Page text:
but my limit for invitees was 7, and if someone couldnt come, i could invite someone else. my parents had a limit of 8 kids in the house at a time, unless another friends parent or a family member was willing to assist in the supervision. My mom had a few friends who were the parents of my friends, so I was usually able to get max 14 people at a birthday party, but that was REACHING.


side note: apparently it's now "wrong" for kids to bring invitations to school with the intention to give only a select few to their classmates? my aunt had 28 kids at her daughters 6th birthday party. i was there and i wanted to shoot myself, lol.

So far we've only been to one party where the entire class was invited. But apparently my kid has become popular when I wasn't looking, and we've been to 5 birthday parties in just the last 4 months. I'm going to have to screw up my courage to keep from feeling obligated to invite everyone who invited him.

That would really hurt kids feelings to see a bunch of people get invited to a party but not them..

Uh oh, it's going to be booju_newju all over again.

Have I missed past drama about this? I dont know, my kid is only 3, but I could see where thats a good rule to have.

Current, actually. Very current.

Booju was fun for like a month, and then it just to be too much, I think. =\

I've always loved booj. Sometimes it gets annoying, but mostly, it's hilarious for me.

What you do in that case is send the invitations through the mail or the teacher.

Kids aren't stupid. They know when they were just invited because they had to be.

my son is 5 and the parents have all stayed at the parties we have been to.

I know an invite I got recently for a gymboree party had an explanation on the back that said parents must be present and PARTICIPATE- not that I would have left my 3 year old daughter without me
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I would put it on your child's invite-
otherwise I would just ask whatever parent invited you if it's drop off

(Deleted comment)
Yeah, this is a good way to put "stay with your damn rugrats."

school aged. i would not leave my 4 year old with anyone but a family party or were there was a ratio of one adult per two children.

If you want the parents to stay, just add a line on the invite about food/snacks/whatever will be provided for parents. That's almost always how I tell if it's a drop-off or not, although I'm friends with most of the parents of the kids my kid socialises with, so I'd be there helping with food/set-up/cleanup most times anyway. I've only attended one non-drop-off party where I didn't know the parents, and that was miles out of town at a farm. I also take my cues from the other parents - if they're leaving, I leave unless I'm helping out or invited to stay.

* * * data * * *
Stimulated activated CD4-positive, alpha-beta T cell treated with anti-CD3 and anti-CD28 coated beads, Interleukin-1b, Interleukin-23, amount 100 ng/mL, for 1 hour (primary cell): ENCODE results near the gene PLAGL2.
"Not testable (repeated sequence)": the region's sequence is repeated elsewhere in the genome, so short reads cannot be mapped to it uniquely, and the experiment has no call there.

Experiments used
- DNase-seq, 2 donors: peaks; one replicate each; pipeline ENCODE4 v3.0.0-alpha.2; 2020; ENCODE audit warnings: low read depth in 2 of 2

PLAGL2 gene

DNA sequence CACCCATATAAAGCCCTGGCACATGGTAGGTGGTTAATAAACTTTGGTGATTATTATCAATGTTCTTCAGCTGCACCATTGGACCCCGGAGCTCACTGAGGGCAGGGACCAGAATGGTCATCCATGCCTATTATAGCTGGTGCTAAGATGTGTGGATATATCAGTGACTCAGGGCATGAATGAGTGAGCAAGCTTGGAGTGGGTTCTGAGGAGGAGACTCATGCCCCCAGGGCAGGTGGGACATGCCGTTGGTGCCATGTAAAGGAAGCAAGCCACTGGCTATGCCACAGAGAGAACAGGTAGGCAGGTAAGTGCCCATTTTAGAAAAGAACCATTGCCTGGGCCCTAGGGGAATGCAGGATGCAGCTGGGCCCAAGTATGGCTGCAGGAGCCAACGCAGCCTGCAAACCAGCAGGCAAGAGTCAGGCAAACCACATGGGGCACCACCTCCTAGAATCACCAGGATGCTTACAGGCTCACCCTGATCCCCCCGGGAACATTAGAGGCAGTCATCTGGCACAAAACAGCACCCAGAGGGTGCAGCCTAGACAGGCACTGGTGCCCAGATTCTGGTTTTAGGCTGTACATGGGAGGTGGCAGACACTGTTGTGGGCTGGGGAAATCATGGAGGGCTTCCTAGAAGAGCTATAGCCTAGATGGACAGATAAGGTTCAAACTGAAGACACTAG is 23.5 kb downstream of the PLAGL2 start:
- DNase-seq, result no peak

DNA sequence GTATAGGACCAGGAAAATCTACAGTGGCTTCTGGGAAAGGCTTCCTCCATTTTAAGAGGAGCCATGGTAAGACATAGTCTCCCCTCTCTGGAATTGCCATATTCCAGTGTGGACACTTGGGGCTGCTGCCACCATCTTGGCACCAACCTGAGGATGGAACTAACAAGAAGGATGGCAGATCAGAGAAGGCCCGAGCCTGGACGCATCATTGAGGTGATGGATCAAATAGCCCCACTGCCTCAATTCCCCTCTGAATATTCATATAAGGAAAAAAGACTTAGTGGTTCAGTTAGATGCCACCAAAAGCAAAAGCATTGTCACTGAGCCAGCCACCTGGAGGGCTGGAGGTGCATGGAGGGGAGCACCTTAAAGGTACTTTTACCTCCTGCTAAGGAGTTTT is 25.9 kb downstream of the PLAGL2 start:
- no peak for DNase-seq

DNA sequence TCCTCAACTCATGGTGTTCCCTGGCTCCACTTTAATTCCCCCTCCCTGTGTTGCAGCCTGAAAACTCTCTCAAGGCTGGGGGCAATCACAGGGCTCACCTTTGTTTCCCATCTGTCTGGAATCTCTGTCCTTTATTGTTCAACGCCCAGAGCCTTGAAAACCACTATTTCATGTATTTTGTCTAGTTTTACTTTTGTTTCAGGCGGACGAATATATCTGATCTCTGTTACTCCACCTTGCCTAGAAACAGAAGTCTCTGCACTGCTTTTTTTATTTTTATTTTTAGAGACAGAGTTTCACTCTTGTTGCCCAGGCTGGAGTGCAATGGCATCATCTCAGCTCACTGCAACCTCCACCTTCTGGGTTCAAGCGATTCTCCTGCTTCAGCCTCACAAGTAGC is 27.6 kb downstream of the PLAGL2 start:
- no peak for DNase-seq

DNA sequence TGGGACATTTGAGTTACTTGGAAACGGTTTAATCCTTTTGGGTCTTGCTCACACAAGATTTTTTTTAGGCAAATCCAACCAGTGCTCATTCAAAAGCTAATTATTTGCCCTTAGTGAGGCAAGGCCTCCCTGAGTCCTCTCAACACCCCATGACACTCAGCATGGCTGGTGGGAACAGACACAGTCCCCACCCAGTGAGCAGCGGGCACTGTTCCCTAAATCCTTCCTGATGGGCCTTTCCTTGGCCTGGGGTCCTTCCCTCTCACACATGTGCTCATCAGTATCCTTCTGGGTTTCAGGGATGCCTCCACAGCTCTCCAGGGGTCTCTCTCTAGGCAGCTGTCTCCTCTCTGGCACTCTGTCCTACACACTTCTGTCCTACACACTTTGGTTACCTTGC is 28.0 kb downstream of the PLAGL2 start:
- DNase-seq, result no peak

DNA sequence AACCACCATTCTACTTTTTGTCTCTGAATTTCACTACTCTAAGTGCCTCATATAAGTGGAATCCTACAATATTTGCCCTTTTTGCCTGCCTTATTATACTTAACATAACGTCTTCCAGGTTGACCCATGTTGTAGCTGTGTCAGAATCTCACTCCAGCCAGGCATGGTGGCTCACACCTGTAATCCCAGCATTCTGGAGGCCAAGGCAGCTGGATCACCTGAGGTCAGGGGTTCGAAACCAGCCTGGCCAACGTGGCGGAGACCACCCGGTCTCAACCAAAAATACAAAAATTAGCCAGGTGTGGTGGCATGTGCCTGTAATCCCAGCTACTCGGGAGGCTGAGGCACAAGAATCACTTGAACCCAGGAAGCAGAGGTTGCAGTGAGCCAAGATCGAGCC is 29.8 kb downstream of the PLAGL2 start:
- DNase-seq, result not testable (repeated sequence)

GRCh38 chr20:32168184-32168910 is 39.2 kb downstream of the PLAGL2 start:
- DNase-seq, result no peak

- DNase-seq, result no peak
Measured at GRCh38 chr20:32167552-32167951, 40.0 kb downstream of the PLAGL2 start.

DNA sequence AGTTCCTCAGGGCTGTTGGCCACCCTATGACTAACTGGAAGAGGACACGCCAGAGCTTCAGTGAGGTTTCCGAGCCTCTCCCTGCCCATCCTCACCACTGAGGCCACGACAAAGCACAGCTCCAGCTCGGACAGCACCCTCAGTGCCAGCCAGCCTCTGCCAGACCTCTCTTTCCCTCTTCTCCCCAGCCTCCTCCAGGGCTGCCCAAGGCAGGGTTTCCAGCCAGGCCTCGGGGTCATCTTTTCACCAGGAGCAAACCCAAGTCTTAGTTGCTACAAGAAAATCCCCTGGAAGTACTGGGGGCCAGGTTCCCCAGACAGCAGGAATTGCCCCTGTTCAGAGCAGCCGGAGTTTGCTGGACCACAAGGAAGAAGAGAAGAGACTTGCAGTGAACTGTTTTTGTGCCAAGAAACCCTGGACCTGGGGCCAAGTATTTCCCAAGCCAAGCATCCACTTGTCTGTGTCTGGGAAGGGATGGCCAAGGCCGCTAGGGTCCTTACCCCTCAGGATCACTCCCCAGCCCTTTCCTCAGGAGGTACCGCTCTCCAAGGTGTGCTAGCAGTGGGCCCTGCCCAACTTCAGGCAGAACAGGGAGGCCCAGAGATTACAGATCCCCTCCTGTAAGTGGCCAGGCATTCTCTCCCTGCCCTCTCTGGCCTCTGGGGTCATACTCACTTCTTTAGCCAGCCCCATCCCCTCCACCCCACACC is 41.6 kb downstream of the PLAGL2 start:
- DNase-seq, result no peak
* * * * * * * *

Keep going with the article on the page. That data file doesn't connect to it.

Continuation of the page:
My 3 year old recently had his bday party and one of the parents dropped off. I thought it was bizarre - more so because I had to ask for his phone number in case of an emergency. Yet the birthday party we attended two weeks later for another classmate, the mother stayed. What?

That being said, I'm ready to give up on birthday parties, and next year's will be his last party in which I invite the entire class and parents stay. When he's 5(yes, I think that far ahead), I'm taking him and 4 of his best friends to Medieval Times. Parents are welcome, but they'll have to pay for themselves...which they won't want to.

say something like you and your child are invited to come celebrate...

id not drop a 4 year old off. yeah school age. it also depends on what they are doing and how comfy the kid is with it. i went to a sleepover when i was like 6 and they had to call my mom, totally wasnt ok with it...not that my mom coulda stayed for that.

I havn't read comments...but I'd add a line in the invite like "We'll have snacks and sodas for the parents" or something like that.

At 4 I'd assume I was to stay with my child. I wouldn't drop off until school-aged at the earliest, and then only if I knew the family and was comfortable with it.